Serious WWI labour shortages enormously increased the bargaining power of the British trade unions. War-time collaboration by the likes of Henderson, the first Labour cabinet member, was bought at the price of increased participation of the trade unions in the production processes, which became far more centrally controlled and planned. The extremely high British death rates in the trenches killed off the high spirited patriotic enthusiasm with which Britons went to war. The length of involvement meant that this advantage had sufficient time to be institutionalised in the structures of the unions, enhancing the power of the shop floor relative to the top trade union bureaucracy. Pre-war American labour was far more migratory, being composed largely of immigrants who often sought to earn enough to return home and buy a plot or others who sought to buy property in the US; the spirit of individualism lived on based on perceived prospects of upward mobility still seen as greater than anywhere else in the world at the time (the American dream) so many were not interested in strikes which might only benefit them in the long term whereas self-help for the British working class meant ‘the friendly society, the trade union and the co-op’, according to Harrison. US Labour was subjected to far greater and more rapid technological changes and it entered war-time production at a lower level of organisation and with the craft-dominated AFL far more hostile than the TUC to organising the unskilled on an industrial basis. See Harry Quelch’s Evidence to the Royal Commission on Labour, 1892. This makes it clear that many employers accepted the closed shop even then; this strength was undreamt of in America.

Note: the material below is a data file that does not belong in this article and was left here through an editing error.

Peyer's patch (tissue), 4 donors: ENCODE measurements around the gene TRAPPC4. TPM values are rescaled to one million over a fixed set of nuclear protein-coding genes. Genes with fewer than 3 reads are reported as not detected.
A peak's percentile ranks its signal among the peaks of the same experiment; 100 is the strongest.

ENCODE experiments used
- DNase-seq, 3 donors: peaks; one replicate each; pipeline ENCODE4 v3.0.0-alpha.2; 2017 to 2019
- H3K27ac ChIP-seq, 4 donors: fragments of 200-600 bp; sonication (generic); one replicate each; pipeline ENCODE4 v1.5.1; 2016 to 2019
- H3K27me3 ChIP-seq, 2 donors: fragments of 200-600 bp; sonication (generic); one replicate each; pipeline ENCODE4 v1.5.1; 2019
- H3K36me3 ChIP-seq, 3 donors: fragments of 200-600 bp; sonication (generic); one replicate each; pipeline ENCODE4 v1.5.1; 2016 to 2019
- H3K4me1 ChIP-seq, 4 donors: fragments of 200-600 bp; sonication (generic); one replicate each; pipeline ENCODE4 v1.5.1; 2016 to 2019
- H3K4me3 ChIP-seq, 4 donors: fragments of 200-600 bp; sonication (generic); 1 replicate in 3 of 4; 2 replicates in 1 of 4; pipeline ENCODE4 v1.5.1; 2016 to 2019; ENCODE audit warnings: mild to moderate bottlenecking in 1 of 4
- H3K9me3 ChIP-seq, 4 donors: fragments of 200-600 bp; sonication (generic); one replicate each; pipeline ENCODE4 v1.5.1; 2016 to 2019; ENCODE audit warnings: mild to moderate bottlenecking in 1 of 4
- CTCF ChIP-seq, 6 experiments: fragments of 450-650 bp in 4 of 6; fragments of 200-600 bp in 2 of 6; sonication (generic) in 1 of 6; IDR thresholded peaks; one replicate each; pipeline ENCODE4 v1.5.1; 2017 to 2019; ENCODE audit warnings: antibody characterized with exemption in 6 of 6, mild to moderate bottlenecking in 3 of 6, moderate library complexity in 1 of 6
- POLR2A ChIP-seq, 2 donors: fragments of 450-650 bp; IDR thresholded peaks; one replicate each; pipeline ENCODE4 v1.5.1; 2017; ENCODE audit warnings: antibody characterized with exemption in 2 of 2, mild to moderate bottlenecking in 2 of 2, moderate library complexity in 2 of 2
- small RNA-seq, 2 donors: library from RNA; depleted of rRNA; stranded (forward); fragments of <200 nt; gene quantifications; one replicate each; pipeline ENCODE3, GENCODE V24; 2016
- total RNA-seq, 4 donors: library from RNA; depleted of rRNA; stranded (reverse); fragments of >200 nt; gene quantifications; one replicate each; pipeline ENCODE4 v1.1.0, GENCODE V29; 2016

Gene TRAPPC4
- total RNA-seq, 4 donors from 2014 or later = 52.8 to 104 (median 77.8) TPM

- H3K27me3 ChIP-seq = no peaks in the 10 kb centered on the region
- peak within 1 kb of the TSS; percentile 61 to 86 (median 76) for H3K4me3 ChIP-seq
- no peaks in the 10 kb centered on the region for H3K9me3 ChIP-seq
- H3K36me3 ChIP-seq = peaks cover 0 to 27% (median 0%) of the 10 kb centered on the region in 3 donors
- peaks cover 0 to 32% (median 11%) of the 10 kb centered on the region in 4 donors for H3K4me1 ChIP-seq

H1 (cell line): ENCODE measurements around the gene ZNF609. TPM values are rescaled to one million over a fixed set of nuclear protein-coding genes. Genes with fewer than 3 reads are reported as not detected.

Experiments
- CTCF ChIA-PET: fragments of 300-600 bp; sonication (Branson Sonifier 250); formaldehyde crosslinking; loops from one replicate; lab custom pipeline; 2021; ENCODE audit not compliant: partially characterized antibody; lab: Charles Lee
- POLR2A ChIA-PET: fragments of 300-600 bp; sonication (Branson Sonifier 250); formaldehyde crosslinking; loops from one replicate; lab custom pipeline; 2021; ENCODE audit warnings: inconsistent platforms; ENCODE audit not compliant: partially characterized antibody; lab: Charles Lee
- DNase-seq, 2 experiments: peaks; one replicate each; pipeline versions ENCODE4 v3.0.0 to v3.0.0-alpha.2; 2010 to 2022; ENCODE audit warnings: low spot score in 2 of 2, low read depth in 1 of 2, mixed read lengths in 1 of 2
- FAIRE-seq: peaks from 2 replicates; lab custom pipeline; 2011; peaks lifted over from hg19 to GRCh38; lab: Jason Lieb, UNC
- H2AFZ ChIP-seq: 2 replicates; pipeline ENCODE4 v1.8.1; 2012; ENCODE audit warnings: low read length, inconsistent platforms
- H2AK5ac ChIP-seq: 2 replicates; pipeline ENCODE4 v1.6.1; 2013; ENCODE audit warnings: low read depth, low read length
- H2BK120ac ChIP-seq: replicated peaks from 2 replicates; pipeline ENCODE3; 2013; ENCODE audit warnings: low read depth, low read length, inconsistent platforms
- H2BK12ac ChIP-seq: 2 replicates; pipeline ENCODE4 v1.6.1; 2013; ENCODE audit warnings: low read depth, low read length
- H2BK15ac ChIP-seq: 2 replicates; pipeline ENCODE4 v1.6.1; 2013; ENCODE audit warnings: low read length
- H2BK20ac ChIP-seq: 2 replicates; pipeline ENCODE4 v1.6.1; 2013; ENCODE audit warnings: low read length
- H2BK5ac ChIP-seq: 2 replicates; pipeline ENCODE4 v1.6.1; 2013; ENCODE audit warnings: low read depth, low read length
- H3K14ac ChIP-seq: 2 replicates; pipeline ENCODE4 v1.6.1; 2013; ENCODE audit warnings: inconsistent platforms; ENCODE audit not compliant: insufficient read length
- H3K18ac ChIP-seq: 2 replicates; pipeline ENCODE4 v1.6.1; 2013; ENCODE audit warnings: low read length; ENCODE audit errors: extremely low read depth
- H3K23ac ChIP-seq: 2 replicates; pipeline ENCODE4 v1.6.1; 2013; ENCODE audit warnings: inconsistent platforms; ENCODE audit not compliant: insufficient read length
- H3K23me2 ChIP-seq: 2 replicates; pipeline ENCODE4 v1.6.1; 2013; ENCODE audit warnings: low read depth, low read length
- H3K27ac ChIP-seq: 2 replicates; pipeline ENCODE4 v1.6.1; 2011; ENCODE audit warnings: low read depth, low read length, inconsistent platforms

The American Constitution was designed to supply a permanent defence for individual liberty against popular enthusiasm and personal dictatorship. The splitting of the sovereignty did not especially interfere with the purpose of a conservative party but to a party of social and industrial reforms it offers a disheartening obstacle. In the US not one but fifty separate campaigns must be waged to enact progressive legislation and then the President may veto it or the ‘nine old men’ of the Supreme Court (state of federal) may just find it unconstitutional. The late entry of the US to the war in 1917 and its relatively rapid conclusion meant that anti-German hysteria and anti-union propaganda (the enemy within, fifth columnists, etc) were combined under the banner of patriotism and there was not the great slaughter of American soldiers to enable wider layers of the population to see through this and at least sympathise with American labour – always a minority, unlike in Britain. Anti-Kaiser hysteria quickly became anti-Bolshevik against labour and all immigrants in the post-war strike wave. The biggest of these massive confrontations was the Battle of Blair Mountain in 1921 in the southern West Virginia coalfields where up to 15,000 miners and strike-breakers fought with guns for ten day in the largest battle since the Civil War. This was US labour’s biggest ever confrontation. Both the police chief and the mayor of the little rail town of Matewan in Mingo County were killed fighting on the side of the miners.